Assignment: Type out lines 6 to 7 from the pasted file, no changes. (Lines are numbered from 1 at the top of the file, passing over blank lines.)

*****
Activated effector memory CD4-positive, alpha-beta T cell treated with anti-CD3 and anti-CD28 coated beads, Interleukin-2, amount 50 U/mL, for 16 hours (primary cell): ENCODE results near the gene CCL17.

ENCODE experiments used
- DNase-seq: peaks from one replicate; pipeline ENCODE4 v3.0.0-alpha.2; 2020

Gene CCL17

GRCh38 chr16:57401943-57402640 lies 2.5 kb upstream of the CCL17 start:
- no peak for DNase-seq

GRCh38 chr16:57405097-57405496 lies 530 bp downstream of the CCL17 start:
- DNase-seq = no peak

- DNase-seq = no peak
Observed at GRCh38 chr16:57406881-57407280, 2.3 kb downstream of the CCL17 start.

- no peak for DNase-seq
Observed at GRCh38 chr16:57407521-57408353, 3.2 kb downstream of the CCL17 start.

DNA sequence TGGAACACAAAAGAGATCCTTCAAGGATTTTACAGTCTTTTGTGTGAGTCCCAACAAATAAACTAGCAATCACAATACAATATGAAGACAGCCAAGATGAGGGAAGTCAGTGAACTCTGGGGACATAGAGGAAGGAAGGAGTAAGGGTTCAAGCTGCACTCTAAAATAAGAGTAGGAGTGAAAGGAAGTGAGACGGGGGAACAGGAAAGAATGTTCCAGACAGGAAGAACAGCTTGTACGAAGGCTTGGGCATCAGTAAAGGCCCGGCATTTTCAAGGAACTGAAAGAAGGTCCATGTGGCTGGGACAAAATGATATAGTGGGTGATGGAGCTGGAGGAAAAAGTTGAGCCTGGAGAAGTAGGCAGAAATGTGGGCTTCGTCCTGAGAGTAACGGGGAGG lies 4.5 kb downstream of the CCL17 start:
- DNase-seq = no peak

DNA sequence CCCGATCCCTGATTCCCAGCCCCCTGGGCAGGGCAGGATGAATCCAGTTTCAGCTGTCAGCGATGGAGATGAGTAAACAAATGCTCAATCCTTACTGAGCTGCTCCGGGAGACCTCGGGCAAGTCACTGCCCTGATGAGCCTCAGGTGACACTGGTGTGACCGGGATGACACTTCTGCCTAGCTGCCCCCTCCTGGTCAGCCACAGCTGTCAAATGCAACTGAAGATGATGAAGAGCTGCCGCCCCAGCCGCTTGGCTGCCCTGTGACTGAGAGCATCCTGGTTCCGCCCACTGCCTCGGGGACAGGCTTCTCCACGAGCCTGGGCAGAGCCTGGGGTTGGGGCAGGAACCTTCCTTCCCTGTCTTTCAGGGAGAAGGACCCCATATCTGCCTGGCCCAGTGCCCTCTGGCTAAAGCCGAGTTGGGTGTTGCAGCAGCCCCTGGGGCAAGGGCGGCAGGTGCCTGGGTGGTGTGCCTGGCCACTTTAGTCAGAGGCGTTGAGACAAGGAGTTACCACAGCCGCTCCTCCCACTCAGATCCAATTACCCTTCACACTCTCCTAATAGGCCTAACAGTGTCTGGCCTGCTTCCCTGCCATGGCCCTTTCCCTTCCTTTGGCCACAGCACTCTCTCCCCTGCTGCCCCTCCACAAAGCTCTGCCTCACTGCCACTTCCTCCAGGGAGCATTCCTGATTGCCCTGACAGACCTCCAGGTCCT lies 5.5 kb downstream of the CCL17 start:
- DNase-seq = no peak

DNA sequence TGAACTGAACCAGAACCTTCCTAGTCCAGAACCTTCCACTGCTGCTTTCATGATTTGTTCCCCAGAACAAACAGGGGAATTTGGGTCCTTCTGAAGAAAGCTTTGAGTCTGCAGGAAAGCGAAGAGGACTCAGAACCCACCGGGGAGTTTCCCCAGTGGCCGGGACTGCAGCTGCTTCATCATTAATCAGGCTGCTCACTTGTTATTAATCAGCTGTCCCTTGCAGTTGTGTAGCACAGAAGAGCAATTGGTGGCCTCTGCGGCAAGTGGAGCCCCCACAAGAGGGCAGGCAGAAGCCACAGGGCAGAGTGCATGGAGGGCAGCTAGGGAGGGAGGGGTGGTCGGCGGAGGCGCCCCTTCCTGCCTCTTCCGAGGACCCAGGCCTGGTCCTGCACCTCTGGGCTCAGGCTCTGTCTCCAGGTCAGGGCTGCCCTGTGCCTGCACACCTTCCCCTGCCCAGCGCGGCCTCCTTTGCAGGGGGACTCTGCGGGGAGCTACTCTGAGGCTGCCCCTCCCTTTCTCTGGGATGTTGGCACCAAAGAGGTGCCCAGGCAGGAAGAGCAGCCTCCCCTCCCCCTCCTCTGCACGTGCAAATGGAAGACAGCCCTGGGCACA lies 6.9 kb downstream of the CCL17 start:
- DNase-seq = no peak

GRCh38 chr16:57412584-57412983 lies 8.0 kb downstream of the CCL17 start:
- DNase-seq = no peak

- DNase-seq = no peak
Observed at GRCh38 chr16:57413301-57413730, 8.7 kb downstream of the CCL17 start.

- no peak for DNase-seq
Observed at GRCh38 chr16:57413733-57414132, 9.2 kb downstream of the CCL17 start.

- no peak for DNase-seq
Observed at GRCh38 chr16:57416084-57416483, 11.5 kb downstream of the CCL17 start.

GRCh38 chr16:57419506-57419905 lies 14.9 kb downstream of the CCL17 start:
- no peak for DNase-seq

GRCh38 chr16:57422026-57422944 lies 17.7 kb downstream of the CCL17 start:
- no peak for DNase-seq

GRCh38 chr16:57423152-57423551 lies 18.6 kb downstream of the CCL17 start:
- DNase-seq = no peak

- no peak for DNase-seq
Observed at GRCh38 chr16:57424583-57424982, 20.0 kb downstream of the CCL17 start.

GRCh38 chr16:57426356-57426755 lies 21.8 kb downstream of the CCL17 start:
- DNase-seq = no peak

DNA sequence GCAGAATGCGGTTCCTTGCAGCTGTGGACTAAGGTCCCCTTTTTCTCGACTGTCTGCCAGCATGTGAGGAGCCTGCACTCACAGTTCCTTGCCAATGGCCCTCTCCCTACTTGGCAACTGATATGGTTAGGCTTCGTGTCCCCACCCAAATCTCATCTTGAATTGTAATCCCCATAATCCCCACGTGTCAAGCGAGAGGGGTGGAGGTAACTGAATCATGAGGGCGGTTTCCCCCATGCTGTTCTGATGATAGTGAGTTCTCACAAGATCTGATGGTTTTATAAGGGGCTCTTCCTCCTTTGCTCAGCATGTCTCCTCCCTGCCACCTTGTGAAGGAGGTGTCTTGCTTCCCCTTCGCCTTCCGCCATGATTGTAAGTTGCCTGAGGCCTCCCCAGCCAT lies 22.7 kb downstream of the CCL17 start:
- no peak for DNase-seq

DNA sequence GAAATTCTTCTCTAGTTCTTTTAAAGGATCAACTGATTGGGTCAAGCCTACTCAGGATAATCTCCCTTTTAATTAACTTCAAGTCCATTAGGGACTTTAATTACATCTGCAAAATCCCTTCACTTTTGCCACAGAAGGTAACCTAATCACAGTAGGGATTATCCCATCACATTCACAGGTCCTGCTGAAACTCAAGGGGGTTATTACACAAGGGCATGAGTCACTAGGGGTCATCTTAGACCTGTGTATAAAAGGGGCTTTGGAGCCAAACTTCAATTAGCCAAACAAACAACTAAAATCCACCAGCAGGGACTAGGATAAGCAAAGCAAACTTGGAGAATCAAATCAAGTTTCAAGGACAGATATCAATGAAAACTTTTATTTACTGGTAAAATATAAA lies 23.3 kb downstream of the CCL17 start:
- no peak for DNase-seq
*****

- no peak for DNase-seq

GRCh38 chr16:57405097-57405496 lies 530 bp downstream of the CCL17 start: